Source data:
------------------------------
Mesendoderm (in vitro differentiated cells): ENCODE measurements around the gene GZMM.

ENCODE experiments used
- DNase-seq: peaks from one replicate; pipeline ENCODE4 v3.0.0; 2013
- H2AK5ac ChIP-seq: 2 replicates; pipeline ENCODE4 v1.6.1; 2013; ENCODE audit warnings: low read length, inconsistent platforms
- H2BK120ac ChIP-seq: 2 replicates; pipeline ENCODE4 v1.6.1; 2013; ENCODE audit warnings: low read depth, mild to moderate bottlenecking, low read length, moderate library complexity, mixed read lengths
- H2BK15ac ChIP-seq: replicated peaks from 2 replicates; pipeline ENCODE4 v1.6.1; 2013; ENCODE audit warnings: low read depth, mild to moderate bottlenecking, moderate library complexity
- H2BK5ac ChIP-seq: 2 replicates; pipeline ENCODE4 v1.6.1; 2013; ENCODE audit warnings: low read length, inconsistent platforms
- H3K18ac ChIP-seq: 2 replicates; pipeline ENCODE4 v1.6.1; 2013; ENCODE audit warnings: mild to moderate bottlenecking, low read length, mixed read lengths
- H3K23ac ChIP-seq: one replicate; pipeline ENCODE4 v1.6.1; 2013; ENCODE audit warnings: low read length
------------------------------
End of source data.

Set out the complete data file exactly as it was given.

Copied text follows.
Mesendoderm (in vitro differentiated cells): ENCODE measurements around the gene GZMM.

ENCODE experiments used
- DNase-seq: peaks from one replicate; pipeline ENCODE4 v3.0.0; 2013
- H2AK5ac ChIP-seq: 2 replicates; pipeline ENCODE4 v1.6.1; 2013; ENCODE audit warnings: low read length, inconsistent platforms
- H2BK120ac ChIP-seq: 2 replicates; pipeline ENCODE4 v1.6.1; 2013; ENCODE audit warnings: low read depth, mild to moderate bottlenecking, low read length, moderate library complexity, mixed read lengths
- H2BK15ac ChIP-seq: replicated peaks from 2 replicates; pipeline ENCODE4 v1.6.1; 2013; ENCODE audit warnings: low read depth, mild to moderate bottlenecking, moderate library complexity
- H2BK5ac ChIP-seq: 2 replicates; pipeline ENCODE4 v1.6.1; 2013; ENCODE audit warnings: low read length, inconsistent platforms
- H3K18ac ChIP-seq: 2 replicates; pipeline ENCODE4 v1.6.1; 2013; ENCODE audit warnings: mild to moderate bottlenecking, low read length, mixed read lengths
- H3K23ac ChIP-seq: one replicate; pipeline ENCODE4 v1.6.1; 2013; ENCODE audit warnings: low read length